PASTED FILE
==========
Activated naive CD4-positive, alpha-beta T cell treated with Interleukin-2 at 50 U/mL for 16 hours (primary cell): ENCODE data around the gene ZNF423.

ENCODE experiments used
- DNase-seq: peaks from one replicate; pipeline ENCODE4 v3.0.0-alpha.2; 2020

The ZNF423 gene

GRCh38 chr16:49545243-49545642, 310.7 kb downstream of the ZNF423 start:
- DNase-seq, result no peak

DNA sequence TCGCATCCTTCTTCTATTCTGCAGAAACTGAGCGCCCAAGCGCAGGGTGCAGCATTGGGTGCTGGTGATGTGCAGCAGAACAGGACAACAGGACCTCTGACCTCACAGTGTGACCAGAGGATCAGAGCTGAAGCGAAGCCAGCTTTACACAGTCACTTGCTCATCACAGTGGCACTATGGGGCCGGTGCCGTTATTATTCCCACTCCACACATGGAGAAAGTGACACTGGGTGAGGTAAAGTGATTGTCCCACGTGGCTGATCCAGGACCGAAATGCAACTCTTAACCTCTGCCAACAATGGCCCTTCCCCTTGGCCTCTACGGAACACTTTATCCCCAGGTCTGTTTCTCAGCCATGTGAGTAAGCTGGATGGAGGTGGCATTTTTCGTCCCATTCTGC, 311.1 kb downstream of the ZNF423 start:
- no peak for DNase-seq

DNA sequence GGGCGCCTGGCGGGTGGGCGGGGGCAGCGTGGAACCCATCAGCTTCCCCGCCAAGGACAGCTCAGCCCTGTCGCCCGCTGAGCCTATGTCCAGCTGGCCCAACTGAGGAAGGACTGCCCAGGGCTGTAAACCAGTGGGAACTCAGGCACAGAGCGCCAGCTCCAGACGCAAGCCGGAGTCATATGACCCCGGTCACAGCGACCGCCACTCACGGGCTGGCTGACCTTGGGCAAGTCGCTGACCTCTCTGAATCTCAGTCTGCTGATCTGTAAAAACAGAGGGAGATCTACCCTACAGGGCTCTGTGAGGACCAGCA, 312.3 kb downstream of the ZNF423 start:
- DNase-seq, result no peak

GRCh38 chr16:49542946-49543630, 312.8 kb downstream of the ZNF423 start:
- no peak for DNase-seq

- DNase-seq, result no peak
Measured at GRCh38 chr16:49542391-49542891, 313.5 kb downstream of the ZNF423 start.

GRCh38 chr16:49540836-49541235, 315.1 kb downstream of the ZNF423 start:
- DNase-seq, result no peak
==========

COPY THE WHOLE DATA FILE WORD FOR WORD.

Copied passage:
Activated naive CD4-positive, alpha-beta T cell treated with Interleukin-2 at 50 U/mL for 16 hours (primary cell): ENCODE data around the gene ZNF423.

ENCODE experiments used
- DNase-seq: peaks from one replicate; pipeline ENCODE4 v3.0.0-alpha.2; 2020

The ZNF423 gene

GRCh38 chr16:49545243-49545642, 310.7 kb downstream of the ZNF423 start:
- DNase-seq, result no peak

DNA sequence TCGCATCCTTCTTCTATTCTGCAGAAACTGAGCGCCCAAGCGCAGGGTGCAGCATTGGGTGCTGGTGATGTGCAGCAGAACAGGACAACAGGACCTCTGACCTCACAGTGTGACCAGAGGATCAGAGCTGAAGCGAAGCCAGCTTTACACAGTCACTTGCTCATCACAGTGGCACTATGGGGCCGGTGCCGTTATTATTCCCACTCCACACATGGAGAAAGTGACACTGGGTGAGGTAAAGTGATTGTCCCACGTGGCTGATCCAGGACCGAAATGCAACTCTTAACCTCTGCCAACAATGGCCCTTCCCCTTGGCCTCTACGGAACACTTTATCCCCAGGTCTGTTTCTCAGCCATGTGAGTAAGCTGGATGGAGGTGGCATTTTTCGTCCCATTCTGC, 311.1 kb downstream of the ZNF423 start:
- no peak for DNase-seq

DNA sequence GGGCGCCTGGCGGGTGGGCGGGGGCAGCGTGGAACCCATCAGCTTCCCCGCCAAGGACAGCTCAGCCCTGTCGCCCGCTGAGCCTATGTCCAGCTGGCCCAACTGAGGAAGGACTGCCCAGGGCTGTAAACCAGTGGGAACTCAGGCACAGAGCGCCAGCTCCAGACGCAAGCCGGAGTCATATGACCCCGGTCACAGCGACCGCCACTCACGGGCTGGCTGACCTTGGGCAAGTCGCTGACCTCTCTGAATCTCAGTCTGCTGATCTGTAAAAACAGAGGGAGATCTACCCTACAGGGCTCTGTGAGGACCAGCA, 312.3 kb downstream of the ZNF423 start:
- DNase-seq, result no peak

GRCh38 chr16:49542946-49543630, 312.8 kb downstream of the ZNF423 start:
- no peak for DNase-seq

- DNase-seq, result no peak
Measured at GRCh38 chr16:49542391-49542891, 313.5 kb downstream of the ZNF423 start.

GRCh38 chr16:49540836-49541235, 315.1 kb downstream of the ZNF423 start:
- DNase-seq, result no peak